Newspaper report from an unknown British newspaper from June 1954. This article explains that, during a ceremony to unveil a memorial which the Americans had erected in honour of the local people who had given up their homes, US General Gruenther, had revealed some of the details of Exercise Tiger. This ceremony took place on 24 June 1954.
Germans Eluded Naval Patrols and Sank Landing Craft
Seven hundred American soldiers were killed and three tank landing craft were sunk when, on April 28, 1944, German U-boats eluded the naval screen and attacked vessels taking part in the training off Slapton Sands for the D-Day landings in Normandy
This was revealed officially for the first time on Saturday afternoon by the American General A M Gruenther, when he attended a ceremony to mark the tenth anniversary of the allied assault on Hitler’s Atlantic wall.
This tragic happening was a well-kept secret – so well-kept, in fact, that after ten years, astonishment was expressed even in official circles when General Gruenther’s speech was published. The facts were known to quite a number of local people, but they loyally and discreetly kept their mouths shut on the subject.
Earl Fortescue, the Lord Lieutenant, said later that it was “complete news” to him, the War Office knew nothing and the US Navy headquarters professed ignorance. There was a reference in a dispatch from Admiral Sir Bertram Ramsay which referred to the sinking of LSTs by enemy E-boats in Lyme Bay during an attack on “the last convoy to sail” but this does not appear to have been the same incident.
In the Drizzle
After a bad morning with fog and drizzle, the sun tried to break through the low clouds as people began to assemble at the obelisk erected near the ruins and rubble that were once the Slapton Sands Hotel. But thin drizzle closed down again, and spectators, as well as the Guard of Honour were thoroughly damped before the proceedings commenced.
It was 1943 and the people of one of the most fertile areas of farm land in the country were evacuated so that it might be used as a training area for the United States Forces. They returned after the war to find buildings razed and land ravaged, but it was stated that the sacrifice had been instrumental in saving many lives when the Americans went ashore under enemy fire, benenfiting by the lessons they had learned in South Devon.
Perhaps it was the weather, or perhaps it was the rather bitter memory of the evacuation days, but there was only a thin attendance of the local folk at the memorial yesterday. Holiday-makers and officially-invited people swelled to some three or four hundred the numbers gathered around the hollow square formed by the Guard.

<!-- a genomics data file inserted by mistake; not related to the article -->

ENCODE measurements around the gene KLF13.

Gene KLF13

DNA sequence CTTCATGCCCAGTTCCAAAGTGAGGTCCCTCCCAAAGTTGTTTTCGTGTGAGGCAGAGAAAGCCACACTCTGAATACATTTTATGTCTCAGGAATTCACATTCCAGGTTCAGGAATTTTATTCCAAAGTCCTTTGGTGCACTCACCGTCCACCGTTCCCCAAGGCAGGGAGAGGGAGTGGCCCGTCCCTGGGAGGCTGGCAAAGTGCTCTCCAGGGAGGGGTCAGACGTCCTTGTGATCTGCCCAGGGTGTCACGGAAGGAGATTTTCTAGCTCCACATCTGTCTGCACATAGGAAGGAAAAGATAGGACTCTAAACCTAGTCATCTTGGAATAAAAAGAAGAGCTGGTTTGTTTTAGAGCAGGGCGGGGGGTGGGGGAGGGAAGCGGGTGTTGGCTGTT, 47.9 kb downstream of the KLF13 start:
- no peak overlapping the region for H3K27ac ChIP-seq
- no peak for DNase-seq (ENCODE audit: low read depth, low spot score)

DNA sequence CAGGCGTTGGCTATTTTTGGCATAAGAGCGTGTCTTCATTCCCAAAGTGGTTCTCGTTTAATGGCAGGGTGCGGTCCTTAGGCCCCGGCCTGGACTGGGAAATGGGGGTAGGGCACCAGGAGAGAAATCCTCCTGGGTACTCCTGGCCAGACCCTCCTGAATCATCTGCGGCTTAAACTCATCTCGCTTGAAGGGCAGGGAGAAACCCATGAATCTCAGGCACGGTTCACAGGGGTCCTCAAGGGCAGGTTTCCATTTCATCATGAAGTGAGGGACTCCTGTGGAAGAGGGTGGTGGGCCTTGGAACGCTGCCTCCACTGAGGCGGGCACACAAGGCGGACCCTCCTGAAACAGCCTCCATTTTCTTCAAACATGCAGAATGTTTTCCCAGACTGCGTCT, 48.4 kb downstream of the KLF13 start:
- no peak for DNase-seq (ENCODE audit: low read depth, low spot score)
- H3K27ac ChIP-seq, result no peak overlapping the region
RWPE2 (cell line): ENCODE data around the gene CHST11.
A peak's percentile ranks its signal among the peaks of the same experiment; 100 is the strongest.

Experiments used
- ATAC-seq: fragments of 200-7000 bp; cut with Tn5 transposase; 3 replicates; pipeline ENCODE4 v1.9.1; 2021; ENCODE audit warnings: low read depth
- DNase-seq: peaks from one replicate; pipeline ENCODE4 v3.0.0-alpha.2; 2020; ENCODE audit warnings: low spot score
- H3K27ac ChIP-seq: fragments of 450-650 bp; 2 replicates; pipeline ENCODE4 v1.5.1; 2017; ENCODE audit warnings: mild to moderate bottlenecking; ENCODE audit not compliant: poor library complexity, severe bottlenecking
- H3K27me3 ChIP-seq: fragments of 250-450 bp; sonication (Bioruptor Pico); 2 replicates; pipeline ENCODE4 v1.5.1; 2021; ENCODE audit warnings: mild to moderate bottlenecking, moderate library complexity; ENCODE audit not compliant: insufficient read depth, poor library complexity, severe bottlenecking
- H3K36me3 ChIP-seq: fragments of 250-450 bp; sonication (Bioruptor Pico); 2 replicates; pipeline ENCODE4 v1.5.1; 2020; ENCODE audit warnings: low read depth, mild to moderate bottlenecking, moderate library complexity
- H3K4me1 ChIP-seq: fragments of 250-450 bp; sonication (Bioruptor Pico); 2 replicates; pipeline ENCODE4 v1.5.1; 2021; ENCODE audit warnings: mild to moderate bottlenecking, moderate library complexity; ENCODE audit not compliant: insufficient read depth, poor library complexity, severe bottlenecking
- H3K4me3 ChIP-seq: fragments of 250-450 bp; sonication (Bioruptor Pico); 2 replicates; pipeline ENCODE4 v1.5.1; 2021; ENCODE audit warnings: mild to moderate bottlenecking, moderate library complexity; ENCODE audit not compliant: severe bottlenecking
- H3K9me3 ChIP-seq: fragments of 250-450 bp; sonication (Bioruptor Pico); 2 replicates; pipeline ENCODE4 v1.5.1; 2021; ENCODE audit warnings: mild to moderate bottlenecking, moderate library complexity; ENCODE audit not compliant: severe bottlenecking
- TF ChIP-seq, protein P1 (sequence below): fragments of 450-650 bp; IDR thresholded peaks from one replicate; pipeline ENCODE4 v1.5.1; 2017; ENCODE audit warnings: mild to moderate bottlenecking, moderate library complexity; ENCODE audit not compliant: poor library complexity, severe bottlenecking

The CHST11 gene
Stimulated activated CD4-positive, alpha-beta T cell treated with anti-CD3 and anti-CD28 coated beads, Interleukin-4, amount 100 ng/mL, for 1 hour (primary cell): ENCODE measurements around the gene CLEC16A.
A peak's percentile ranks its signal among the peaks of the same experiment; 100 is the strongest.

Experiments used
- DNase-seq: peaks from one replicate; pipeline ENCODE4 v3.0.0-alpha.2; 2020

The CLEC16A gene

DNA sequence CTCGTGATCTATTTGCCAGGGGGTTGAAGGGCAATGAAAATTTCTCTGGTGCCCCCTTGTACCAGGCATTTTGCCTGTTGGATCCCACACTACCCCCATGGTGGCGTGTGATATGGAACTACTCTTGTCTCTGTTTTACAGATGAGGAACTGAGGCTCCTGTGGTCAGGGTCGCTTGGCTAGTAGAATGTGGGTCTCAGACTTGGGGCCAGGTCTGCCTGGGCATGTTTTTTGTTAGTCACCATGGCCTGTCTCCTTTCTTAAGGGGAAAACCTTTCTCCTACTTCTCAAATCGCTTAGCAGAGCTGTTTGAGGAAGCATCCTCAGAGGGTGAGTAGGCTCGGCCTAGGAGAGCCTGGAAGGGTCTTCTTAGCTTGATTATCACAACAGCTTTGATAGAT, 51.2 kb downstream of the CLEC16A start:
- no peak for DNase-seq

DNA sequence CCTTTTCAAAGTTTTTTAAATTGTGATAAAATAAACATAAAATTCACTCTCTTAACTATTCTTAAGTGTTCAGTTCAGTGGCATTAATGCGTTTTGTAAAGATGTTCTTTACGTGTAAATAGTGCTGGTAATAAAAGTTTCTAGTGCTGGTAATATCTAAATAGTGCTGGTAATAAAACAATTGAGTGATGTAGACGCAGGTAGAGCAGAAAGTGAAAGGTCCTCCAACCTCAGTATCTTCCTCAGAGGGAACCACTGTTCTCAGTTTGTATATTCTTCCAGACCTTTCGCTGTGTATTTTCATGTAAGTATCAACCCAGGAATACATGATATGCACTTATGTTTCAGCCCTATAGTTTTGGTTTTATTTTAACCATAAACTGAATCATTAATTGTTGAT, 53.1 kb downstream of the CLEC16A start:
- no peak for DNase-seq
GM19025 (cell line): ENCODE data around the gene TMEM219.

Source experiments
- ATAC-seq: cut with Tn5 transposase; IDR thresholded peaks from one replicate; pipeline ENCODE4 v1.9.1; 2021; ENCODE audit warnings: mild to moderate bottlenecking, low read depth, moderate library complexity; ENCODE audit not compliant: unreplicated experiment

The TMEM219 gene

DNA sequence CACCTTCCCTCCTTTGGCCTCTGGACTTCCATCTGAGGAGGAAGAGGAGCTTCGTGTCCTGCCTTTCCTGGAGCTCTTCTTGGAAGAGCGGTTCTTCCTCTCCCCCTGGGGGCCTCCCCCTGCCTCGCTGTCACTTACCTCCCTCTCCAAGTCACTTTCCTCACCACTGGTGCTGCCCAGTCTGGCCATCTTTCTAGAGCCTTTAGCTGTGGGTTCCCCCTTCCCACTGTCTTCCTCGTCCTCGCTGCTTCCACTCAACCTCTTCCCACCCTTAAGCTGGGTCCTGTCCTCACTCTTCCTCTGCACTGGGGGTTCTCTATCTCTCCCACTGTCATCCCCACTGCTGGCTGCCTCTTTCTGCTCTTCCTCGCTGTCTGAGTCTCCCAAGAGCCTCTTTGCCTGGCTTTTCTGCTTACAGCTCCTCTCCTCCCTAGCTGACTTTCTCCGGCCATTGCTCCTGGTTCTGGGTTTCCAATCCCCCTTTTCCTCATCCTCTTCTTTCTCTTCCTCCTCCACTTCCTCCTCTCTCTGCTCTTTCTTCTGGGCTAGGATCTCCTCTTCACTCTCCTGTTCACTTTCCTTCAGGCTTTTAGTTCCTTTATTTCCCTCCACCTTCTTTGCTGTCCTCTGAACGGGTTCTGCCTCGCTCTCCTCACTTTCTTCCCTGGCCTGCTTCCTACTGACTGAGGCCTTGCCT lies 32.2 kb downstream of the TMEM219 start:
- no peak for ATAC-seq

To the south was a detachment of seamen from the Royal Navy, spick and span in their summer rig, with long bayonets flashing and glinting as they sloped and presented arms with the precision of clockwork. There was an assemblage of county and local dignitaries and officers of the Royal Navy, Royal Marines and Army with their ladies on the seaward side, when the Guard gave the general salute as General Gruenther arrived.
After inspecting the Guard, he was introduced to the assembly by Earl Fortescue, Lord Lieutenant of Devon. A short man, wearing the American dark khaki jacket and light trousers, the General stood at the base of the obelisk and made an informal, chatty little speech with, albeit a strong political flavour to give it bite.
He told of his first acquaintance with Devon as a schoolboy when, being asked to locate it, he described it as a province of England, in the north of Scotland! He expressed American gratitude for the facilities provided for their training during the last war by the people of the South Hams. He extolled NATO, saying it was necessary that the politicians should have adequate military backing and he referred to another portion of the free world “disappearing into Soviet darkness as an outcome of the happenings of the last few days.”
General Gruenther was thanked by Mr R W Prowse, chairman of the Kingsbridge Rural District Council; naval ratings stationed at the halyards broke the Union Jack and the Stars and Stripes from the flag-poles erected on either side of the memorial, the band played “The Star Spangled Banner” and “God Save The Queen” – it was all over, sailors and soldiers marched back to their buses, the elite hurried to their cars and the locals strung out along the road on their way home to tea.